Using PowerAMP, I was able to add my entire music library located on another hard drive in my PC. Since I have a valid licence for the app, I was also able to use the audio enhancements to tweak my audio the way I wanted it. So far, so good.
Next up was Video Playback. I use MX Player as my daily video player and I figured the same logic should hold true here as well. Installation from the Play Store took about 10-15 seconds (actual download time and installation will depend on your internet connection and hardware).
Again, I was able to add my Movies folder to MX Player and watch a few movies without an issue. Since MX Player has support for subtitles as well, that was one more thing I didn’t have to concern myself with. VLC Player was also on my list and it worked without an issue. You want to kick back and chill? No problem, just install Netflix and you have a world of entertainment right at your fingertips.
Documents and Office Work
This was an area i was itching to check out. I rely a lot on office apps such as Word and Excel to go about my daily work. Since this is Android, I had my suspicions regarding how it would perform. Microsoft Office Word and Excel are available on the Play store but they both require a valid Office 365 subscription.
I decided to test the waters with Google Docs and Sheets. The result being that this review was actually typed on Google Docs on RemixOS so that should give you a fair idea of how developed this OS actually is. From a point of functionality, Google Docs for Android is far behind the desktop version of Microsoft Word. It offers basic functionality such as alignment of text, lists (bulleted or numbered), paragraph alignments and the ability to bold, underline and italicize text. Not the best solution if you have to make a professional document, but for basic note taking (and in my case typing an article), it gets the job done.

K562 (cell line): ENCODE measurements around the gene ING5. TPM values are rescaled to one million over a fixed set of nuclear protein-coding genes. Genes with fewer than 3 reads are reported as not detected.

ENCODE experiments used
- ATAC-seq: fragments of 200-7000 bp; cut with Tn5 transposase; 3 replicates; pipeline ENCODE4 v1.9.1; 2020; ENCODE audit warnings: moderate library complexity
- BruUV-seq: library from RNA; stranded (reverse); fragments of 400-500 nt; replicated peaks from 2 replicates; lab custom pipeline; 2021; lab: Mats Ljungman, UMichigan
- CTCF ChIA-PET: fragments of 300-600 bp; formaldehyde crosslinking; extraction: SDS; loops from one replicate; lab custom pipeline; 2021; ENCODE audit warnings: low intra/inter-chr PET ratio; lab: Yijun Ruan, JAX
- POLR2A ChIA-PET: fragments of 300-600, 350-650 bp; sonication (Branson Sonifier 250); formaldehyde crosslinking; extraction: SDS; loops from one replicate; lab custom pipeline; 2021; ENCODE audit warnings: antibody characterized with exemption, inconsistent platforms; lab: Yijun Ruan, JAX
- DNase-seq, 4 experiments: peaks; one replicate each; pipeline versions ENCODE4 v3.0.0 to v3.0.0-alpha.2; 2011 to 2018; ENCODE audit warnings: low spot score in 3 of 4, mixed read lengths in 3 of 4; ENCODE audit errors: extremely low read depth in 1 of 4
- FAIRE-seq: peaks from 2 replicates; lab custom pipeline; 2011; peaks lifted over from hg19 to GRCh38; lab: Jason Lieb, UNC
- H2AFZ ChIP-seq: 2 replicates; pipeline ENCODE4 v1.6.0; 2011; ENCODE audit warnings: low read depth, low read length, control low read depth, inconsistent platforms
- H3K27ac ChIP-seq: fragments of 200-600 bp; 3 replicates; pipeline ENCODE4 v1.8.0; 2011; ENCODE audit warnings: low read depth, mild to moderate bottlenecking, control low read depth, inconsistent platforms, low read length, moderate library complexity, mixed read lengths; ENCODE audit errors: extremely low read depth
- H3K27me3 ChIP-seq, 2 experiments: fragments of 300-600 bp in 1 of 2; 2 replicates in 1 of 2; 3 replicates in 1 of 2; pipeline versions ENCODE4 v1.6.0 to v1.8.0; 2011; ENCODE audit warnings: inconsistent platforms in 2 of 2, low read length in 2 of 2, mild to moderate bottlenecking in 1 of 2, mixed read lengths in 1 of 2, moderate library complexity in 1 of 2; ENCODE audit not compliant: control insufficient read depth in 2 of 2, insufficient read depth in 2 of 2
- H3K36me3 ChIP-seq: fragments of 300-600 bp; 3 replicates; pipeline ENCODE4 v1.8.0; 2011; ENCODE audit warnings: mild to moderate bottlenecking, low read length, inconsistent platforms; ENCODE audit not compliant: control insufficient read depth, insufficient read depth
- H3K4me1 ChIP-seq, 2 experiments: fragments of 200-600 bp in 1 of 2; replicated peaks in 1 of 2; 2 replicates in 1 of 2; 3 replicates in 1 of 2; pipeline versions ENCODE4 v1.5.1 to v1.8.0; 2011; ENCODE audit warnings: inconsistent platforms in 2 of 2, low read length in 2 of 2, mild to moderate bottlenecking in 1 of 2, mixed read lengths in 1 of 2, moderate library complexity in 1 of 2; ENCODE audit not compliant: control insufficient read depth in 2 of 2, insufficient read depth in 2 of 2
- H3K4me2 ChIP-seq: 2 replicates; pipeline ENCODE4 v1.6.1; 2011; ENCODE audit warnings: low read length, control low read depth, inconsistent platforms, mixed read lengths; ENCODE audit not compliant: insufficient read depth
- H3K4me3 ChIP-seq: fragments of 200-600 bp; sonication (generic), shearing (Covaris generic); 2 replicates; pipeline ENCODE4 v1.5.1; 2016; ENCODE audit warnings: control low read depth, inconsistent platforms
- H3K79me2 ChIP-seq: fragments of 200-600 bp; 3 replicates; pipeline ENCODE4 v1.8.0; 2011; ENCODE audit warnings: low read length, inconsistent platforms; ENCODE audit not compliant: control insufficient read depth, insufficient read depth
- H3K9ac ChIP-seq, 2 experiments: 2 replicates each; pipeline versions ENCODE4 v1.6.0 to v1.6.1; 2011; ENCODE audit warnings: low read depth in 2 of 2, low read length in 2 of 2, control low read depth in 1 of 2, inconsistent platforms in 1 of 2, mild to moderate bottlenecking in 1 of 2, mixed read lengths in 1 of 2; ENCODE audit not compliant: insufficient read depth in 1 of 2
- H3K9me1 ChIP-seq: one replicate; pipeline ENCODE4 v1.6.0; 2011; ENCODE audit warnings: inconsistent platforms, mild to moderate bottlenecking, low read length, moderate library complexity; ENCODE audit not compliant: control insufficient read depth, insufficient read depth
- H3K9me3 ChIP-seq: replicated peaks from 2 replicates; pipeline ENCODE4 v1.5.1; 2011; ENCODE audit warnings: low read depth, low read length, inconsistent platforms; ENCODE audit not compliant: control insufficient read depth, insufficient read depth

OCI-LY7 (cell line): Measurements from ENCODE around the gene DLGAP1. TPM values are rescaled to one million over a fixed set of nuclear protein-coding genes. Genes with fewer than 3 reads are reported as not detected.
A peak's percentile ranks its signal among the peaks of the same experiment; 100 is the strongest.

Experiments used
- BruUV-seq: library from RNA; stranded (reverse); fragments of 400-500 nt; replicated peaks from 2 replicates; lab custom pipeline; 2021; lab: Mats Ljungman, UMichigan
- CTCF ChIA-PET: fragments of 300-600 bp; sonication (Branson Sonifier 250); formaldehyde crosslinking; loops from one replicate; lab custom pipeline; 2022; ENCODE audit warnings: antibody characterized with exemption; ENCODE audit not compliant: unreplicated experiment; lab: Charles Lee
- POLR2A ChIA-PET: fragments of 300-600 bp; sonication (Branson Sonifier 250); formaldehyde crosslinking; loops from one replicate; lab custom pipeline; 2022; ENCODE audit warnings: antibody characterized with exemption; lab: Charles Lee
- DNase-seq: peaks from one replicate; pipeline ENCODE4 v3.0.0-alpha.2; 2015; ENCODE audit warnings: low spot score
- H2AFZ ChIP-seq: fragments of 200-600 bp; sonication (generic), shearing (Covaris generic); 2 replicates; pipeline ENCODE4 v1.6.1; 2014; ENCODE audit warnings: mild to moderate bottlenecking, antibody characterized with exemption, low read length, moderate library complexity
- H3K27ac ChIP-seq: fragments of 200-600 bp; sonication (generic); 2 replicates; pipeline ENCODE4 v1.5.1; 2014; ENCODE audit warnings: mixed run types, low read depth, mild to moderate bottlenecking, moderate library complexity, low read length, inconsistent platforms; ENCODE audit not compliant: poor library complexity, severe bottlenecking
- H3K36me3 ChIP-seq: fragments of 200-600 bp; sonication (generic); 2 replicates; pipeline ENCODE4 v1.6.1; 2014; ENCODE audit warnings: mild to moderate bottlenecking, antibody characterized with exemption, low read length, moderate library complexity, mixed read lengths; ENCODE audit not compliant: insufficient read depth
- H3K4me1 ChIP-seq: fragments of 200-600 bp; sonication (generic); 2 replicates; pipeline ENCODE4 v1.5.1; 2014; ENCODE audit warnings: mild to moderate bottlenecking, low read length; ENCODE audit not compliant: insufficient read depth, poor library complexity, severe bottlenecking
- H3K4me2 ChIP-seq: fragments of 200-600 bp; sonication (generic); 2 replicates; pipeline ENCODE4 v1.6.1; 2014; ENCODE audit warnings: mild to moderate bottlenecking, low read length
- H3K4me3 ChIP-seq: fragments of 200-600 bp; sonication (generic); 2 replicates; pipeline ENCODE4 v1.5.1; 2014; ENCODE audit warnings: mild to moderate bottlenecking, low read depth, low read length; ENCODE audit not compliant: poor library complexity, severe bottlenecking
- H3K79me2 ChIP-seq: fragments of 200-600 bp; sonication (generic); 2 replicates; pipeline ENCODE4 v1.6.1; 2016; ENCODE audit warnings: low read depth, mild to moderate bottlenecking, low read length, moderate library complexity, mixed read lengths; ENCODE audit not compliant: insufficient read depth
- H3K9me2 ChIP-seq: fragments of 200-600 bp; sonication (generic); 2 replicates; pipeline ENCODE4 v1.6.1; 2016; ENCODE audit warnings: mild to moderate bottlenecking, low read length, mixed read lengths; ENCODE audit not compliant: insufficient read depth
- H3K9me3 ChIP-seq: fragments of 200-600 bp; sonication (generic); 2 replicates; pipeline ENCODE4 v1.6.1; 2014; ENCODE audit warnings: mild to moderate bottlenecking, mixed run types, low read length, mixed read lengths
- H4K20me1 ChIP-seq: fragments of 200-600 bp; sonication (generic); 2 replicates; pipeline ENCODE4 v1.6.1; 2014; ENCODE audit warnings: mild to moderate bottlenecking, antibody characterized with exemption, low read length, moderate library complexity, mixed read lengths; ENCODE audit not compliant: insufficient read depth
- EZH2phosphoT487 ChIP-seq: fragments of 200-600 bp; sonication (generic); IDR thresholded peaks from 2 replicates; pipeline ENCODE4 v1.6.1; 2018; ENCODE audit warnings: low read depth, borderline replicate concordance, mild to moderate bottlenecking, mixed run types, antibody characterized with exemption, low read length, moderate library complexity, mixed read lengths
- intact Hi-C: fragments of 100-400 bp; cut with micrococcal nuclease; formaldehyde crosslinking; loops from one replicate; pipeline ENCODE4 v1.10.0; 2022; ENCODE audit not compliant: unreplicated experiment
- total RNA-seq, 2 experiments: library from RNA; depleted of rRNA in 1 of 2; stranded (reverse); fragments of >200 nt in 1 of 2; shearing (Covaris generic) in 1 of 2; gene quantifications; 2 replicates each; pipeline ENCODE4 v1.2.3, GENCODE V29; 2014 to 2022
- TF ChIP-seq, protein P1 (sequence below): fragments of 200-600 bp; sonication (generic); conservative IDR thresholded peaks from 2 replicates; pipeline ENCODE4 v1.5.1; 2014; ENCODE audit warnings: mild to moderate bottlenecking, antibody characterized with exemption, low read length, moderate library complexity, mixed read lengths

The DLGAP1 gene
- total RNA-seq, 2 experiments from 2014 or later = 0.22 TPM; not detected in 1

The same hold true for Slides and Sheets as well. They both offer basic functionality. So you can get the job done; you just won’t have all the bells and whistles.
Since this IS Android, that also means that there is a plethora of apps awaiting to be tested by you in the Google Play store. So if you’re up to the challenge and you have some time to spare, you can go ahead and search for a few office apps and give them a go to see which one suits your fancy.
Yes, that’s right. You can game on RemixOS. After all, any Android app should work the same, if not better on PC hardware right?. RemixOS has its own collection of apps called “Remix Central” that has recommended apps for work, shopping, social and even games.
Recommended for me were Angry Birds Star Wars, Clash of Clans and Crossy Roads. These games work with no issues with keyboard and mouse but you’re not only limited to those games though. You can install most if not all games that are currently available in the Google Play store. Using a tool called “Gaming Toolkit”, you can map your keyboard to the game as well and use your preferred keyboard combos to control the game. They’ve still not worked out all the bugs and I had difficulty in playing a few of my favorite games such as Temple Run 2 and Angry Birds Go. It seems as long as the game you’re playing is 2D, then it works without an issue. Hopefully, they’ll work out all the kinks and we can play all our favorite Android titles on PC.